These panels are made completely at the factory, so that all that remains to be done at the building site is to fasten them in place with screws through their strips 6 and to insert the tongues in the recesses to interconnect the panels. The panels even can be insulated at the fac tory by placing insulation 29 inside one or both of the sheet metal panel elements before they are assembled. Therefore, the insulation already is in place when the panels are received at the building site and does not have to be separately stored or handled.

In the modification shown in FIG. 6, the outer wall of the panel is stepped to provide offset areas. One portion 31 of the wall adjacent the tongue 32 is disposed between the inner wall 33 of the panel and the plane of the outer side of its side recess 34. It is therefore connected to the tongue by an integral reversely bent portion forming a longitudinal rib 35 that extends forward. The purpose of this vertical rib is to close the gap between the tongue and the front side of a recess 34 in which the tongue and rib are inserted.

I claim:

1. A wall panel adapted to be assembled with like panels to form a wall, comprising a rigid hollow sheet metal member having inner and outer walls and side joint walls, said hollow member being formed from a facing element and from a channel-like liner element having a web and parallel side flanges, the marginal portion of one of said side flanges being turned outwardly at a right angle to form one side of a tongue that extends lengthwise along said member, the marginal portion of the other flange being turned inwardly and then curved toward said outer wall and then extending outwardly to form a hook portion, said facing element having at one side a flange with a hook portion nesting with said firstmentioned hook portion and forming therewith a tonguereceiving recess extending lengthwise of said hollow member, the opposite side of the facing element having a laterally projecting marginal portion parallel to said one side of the tongue and forming the other side of the tongue, the tongue being perpendicular to said one flange and adapted to project into a recess in the side joint wall of an adjoining panel, a first gasket strip clamped between the two parallel sides of the tongue, a second gasket strip extending along the outer surface of said other side of the tongue, a third gasket strip extending along the free edge of the tongue and integral with the outer edges of the first and second strips, and a compressible bead extending along said second gasket strip and having athickness such that it will be compressed by the side of the recess in the side joint wall of an adjoining panel when inserted therein with the liner element webs disposed in a common plane.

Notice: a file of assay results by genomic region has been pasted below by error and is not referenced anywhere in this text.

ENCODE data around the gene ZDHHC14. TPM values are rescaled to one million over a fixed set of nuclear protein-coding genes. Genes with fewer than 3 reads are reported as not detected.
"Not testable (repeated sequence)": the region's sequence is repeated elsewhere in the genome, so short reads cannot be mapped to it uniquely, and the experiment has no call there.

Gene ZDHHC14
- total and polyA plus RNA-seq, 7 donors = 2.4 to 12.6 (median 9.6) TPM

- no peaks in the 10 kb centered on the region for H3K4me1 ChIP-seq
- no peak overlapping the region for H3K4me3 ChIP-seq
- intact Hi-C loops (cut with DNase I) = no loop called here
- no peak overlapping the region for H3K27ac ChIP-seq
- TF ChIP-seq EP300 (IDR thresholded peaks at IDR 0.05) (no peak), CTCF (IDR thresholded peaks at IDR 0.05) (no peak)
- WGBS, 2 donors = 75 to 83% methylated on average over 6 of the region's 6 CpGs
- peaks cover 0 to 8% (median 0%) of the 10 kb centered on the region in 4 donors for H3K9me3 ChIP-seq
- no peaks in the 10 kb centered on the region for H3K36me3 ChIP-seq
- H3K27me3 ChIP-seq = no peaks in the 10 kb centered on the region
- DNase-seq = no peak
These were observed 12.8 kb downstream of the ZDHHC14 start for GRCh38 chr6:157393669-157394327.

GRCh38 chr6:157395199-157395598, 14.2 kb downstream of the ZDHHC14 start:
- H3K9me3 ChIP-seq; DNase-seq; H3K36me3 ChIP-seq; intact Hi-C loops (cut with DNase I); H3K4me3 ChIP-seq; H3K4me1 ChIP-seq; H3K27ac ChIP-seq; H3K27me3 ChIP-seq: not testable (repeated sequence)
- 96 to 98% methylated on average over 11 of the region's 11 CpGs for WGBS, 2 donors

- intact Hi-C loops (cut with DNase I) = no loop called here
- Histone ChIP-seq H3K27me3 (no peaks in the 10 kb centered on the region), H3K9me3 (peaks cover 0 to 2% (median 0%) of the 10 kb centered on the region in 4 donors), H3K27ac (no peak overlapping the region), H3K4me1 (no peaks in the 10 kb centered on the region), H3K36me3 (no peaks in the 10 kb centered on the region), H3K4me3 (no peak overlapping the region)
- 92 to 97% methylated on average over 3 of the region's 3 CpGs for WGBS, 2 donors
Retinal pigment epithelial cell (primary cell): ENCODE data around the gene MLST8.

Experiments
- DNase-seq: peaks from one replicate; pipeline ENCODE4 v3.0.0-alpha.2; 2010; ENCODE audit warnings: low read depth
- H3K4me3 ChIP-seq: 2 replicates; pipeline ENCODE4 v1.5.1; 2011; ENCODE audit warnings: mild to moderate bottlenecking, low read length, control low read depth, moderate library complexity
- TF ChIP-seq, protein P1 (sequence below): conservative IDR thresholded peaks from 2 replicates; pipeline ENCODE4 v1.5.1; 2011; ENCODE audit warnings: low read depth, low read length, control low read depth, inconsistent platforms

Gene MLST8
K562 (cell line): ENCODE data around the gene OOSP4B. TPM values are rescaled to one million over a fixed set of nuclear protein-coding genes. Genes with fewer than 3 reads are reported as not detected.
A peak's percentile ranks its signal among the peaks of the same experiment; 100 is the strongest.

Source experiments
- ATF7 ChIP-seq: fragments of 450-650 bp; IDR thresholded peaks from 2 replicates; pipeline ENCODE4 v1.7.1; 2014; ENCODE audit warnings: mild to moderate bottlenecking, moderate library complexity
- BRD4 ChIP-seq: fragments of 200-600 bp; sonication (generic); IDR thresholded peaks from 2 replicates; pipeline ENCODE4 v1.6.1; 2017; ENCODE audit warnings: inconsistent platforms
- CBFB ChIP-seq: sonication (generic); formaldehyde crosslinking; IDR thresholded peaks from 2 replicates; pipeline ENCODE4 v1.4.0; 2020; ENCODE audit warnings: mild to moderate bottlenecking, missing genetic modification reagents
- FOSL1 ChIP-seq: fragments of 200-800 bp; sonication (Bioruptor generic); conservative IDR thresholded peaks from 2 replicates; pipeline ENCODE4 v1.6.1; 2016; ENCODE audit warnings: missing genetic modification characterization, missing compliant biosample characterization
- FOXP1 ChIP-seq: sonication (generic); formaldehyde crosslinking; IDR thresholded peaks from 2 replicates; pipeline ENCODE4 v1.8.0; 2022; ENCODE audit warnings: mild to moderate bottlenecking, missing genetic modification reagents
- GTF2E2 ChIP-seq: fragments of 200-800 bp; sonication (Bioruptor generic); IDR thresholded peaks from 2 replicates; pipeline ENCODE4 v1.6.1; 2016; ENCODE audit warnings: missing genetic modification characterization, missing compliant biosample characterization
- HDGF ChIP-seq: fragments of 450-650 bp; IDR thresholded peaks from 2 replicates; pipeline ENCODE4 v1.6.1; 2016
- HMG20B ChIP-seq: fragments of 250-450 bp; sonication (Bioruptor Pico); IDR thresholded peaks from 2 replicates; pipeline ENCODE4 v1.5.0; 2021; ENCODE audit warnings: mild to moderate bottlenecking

2. A wall panel according to claim 1, in which said third gasket strip is provided with flexible lips extending lengthwise thereof and projecting from the opposite sides of the tongue far enough to be engaged and bent by the sides of the recess in the adjoining panel when inserted therein.

3. A wall panel according to claim 1, including a gasket separating said hook portions and extending lengthwise of the panel.